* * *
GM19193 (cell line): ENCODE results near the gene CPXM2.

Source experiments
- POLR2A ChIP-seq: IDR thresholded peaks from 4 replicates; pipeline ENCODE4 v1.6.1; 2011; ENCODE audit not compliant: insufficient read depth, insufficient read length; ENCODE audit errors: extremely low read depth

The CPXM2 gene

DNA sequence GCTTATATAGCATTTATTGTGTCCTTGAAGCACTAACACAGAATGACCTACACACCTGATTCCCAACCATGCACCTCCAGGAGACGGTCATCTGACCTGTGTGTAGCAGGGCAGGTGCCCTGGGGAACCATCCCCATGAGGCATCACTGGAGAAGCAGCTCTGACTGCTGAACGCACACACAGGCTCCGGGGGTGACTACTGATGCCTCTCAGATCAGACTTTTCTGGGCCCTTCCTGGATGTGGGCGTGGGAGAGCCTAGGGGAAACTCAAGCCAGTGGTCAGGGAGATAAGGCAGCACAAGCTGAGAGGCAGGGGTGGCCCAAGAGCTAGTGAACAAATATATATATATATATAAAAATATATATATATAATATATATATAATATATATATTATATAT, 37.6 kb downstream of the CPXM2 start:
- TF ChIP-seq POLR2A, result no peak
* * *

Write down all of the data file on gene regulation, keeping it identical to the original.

GM19193 (cell line): ENCODE results near the gene CPXM2.

Source experiments
- POLR2A ChIP-seq: IDR thresholded peaks from 4 replicates; pipeline ENCODE4 v1.6.1; 2011; ENCODE audit not compliant: insufficient read depth, insufficient read length; ENCODE audit errors: extremely low read depth

The CPXM2 gene

DNA sequence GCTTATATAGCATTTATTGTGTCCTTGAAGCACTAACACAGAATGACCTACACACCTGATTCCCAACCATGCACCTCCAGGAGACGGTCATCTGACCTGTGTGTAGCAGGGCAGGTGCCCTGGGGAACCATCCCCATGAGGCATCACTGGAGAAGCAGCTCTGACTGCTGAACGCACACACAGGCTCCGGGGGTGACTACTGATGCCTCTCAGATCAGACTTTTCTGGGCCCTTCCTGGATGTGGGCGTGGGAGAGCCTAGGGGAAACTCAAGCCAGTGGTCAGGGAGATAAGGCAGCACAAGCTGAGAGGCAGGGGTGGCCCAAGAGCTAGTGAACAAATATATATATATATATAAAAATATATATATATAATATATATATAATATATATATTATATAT, 37.6 kb downstream of the CPXM2 start:
- TF ChIP-seq POLR2A, result no peak